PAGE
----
By William Hofman, ValueChampion
Already an experienced accounting professional, David Djapri decided to pursue a Master of Science in Accounting (MSA) degree at SMU in order to build invaluable data analytics skills. In his 8 years of working experience, he felt that there was a need for employees that could work in analytics while also having a deep understanding of the core operations of a business. Furthermore, David’s strong academic record and entrepreneurial spirit also earned him a full-tuition scholarship for his master’s programme.
What influenced you to pursue the SMU MSA? What excites you intellectually?
Last year, I chanced upon an article by a leading consulting company about how automation will replace human talent in certain industries, with accounting and finance being a sector which will be highly impacted by the shift. In anticipation of this disruption, I began to conduct some research on how to “future-proof” myself.
Through my findings, I learnt that data analytics will be a relevant and lucrative field. There already exists excellent programmers who are able to code in their sleep, but often, they do not have the domain knowledge to communicate with the business and operational sides of a business. This is where the SMU Master of Science in Accounting (MSA) programme comes in: to bridge the gap between the technical and business sides of any enterprise.
Ultimately, I am excited on an intellectual level when I am able to create value and solve problems.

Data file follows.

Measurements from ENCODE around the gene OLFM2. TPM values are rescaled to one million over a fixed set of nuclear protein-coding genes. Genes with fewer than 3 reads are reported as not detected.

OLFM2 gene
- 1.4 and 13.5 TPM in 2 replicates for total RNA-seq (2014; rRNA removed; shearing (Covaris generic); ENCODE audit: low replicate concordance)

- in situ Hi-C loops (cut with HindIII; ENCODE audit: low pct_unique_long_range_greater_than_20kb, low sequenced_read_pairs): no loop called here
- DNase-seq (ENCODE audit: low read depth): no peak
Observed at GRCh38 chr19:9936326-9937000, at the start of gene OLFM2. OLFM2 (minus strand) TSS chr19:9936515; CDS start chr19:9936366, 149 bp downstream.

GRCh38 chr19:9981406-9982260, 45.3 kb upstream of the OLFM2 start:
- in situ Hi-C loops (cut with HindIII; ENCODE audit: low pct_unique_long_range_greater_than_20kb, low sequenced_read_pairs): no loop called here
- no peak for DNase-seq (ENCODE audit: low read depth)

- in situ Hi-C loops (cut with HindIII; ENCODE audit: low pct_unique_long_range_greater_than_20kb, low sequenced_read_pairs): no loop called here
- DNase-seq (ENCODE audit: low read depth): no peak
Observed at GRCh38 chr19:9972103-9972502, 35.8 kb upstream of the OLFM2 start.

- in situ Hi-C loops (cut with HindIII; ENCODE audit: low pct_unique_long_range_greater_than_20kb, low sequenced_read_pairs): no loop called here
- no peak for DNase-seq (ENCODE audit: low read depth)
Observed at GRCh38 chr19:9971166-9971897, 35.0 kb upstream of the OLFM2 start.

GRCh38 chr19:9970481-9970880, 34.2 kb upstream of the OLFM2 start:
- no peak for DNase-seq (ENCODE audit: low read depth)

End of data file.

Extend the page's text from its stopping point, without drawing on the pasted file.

Did you consider any other schools or programmes? If so, why did you ultimately choose SMU?
Yes, I did consider some programmes available at other local universities. However, they usually focused on an IT or programming syllabus, zoning in on programming aspects. On the other hand, the SMU MSA programme combines accounting, finance and data analytics skills. Also, the convenient location of SMU’s central city campus made it an even easier choice for me.
How would you describe your experience in the SMU MSA?
It has been an interesting journey. Having worked for the past eight years, it did take some time for me to adjust to being a student again. To be honest, I have forgotten most of what I have learnt during my undergrad days, but it’s almost like riding a bike, once you’ve learnt how to do so, it just takes some time to get used to it again.
Also, I relish being able to connect with my classmates who come from a wide range of industries, as the perspectives they have may differ from my own, such that I am able to now adopt multiple points of view.
What has been your favourite module so far, and why?
Data Modelling and Visualisation has been my favourite module so far. I like it because of its relevance to today’s organisations. Data visualisation is a low hanging fruit that companies can utilise to create an immediate impact, enabling executives to make strategic business decisions. Organisations can also explore the use of data modelling to identify trends and fine tune their forecasts in order to anticipate market demands.